Prime for transformation?
The sustainability and transformation partnerships (STPs) programme should harness and drive digital innovation as a positive force to help overcome barriers to the integration of health and social care and improve standards of delivery, writes Professor Lord Patel of Bradford OBE.
In previous years, the promise of digital technology and innovation to unlock savings and efficiencies across the NHS and wider health service has been dogged by the hard bedrock of experience. A trawl through historic reports by the public spending watchdog, the National Audit Office, into the £10bn National Programme for IT in the NHS makes sobering reading, even six years on.
However, efficiency for the sake of progress in health provision cannot be delayed. Sheer demographic pressures, public finance realities and projected service demand call for a positive response in the present to forestall the needs of the future.
In this context, the place-based STP programme, which allocates health and care resources across 44 ‘footprints’ in England, does hold out the real hope of a universal route to achieving transformation, through cost-savings, efficiencies and improved local health outcomes.
The Breaking Barriers study into health and care integration, ‘Building a sustainable future for health and social care’, launched last year, highlighted three significant obstacles to achieving digital integration:
- A failure to maximise the latent wealth of health-generated data;
- Closed systems, markets and approaches to adopting technology; and
- A crucial shortage of time and space in which to successfully foster innovative approaches.
To follow-up on these findings, we held a roundtable in April on the future of STPs with a panel of experts drawn from the NHS, health regulatory bodies, local government and service and data analysts.
It is evident that STPs could harness and drive digital innovation to help overcome barriers to the integration of health and social care and improve standards of delivery – in the face of known financial and demographic pressures.
A consensus swiftly emerged that driving digital innovation is not about technology. Unlike the dot.com era, the tools are proven and are readily available.
Digital innovation is an organisational change issue
Digital innovation is primarily an organisational change issue, not a technology conundrum to be solved. Success in this arena is limited only by the ability of the NHS to transform itself – albeit while in the throes of a chaotic funding context and in fulfilment of the Five Year Forward View (FYFV).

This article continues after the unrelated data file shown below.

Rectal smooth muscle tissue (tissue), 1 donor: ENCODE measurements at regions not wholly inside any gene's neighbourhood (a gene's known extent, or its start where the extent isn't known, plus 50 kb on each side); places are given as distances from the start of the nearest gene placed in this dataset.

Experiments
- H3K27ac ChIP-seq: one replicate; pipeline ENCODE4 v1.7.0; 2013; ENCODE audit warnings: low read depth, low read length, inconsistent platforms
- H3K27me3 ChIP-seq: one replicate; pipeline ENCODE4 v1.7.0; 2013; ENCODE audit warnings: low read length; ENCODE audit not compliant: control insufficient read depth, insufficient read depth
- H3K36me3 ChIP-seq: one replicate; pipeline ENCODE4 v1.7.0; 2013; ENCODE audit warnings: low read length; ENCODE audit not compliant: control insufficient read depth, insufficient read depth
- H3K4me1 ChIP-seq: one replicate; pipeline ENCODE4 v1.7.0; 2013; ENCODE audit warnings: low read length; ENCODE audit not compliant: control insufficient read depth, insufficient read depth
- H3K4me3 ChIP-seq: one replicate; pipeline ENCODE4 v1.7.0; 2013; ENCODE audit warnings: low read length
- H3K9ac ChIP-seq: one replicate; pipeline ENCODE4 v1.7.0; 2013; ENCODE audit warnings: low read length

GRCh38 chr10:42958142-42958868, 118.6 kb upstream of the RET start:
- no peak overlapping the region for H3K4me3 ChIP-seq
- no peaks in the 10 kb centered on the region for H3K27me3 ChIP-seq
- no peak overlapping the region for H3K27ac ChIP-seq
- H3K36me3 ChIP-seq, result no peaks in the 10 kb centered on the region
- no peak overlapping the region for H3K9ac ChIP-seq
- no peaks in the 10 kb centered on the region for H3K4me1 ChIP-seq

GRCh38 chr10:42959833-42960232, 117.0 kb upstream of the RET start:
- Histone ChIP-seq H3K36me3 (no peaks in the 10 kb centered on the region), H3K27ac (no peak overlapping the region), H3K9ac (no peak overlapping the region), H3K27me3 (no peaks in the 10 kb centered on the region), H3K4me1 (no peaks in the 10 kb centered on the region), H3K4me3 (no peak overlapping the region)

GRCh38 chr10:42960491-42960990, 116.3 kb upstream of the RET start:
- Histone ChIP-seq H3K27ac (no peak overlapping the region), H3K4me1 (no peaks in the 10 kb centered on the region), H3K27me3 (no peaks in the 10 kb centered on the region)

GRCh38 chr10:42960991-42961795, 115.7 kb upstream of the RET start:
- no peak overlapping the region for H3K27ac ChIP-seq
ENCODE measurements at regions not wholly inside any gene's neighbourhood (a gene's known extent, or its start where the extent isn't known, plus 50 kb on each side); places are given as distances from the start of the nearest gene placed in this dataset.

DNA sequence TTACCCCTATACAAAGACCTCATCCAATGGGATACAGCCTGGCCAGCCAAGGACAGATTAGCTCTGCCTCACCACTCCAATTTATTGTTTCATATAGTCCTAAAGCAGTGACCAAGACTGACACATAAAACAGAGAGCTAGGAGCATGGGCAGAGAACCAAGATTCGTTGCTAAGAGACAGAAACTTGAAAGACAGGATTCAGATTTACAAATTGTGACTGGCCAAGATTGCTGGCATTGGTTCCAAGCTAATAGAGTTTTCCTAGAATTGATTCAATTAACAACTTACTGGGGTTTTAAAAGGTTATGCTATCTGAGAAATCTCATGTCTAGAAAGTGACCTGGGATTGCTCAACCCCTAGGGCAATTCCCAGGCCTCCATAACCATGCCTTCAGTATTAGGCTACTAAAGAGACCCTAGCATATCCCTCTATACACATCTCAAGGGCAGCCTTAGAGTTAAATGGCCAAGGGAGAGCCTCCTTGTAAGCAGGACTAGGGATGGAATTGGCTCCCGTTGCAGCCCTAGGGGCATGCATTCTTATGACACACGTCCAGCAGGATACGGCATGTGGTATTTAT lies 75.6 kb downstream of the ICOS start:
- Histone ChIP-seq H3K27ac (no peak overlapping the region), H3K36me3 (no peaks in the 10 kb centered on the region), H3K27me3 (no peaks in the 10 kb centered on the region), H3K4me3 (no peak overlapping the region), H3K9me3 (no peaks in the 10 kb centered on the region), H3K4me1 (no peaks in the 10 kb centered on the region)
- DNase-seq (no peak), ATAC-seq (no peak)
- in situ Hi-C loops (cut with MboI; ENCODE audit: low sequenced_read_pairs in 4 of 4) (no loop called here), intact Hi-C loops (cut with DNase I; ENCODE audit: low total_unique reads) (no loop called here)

Since the ongoing financial woes of the NHS show the existing way of doing things isn’t sustainable, a real opportunity presents itself to embed dramatic digital reconfiguration over the next decade.
At a fundamental level, effective information sharing and access across health and care providers will be crucial to delivering the digital potential of STPs, a contributor to the roundtable observed.
Participants noted that better data is needed before any prevention strategies and community-based interventions can help decrease visits to A&E departments. One participant noted that in his area, the approach to “fracking NHS data” had opened a path to helping groups of people better support themselves. Although it was agreed that data is the health service’s biggest asset and ally, the challenge across the public sector is to effectively connect datasets.
Among the general public, the expectation is that personal data is shared across frontline public services to a far greater extent than it is in practice. However, any attempts to harness combinations of public and commercial datasets to target public health interventions would require public consent and understanding.
Amazon-style digital marketplace
It was intriguing to hear the panel praise the ambition of establishing an Amazon-style digital marketplace for personal health and care off the back of the STP agenda.
An open system marketplace like Amazon would make health commissioners think like retail and logistics experts about the consumer health experience. Indeed, one of the biggest current growth streams for Amazon is from people aged over 90 who are using electronic means to manage aspects of their healthcare.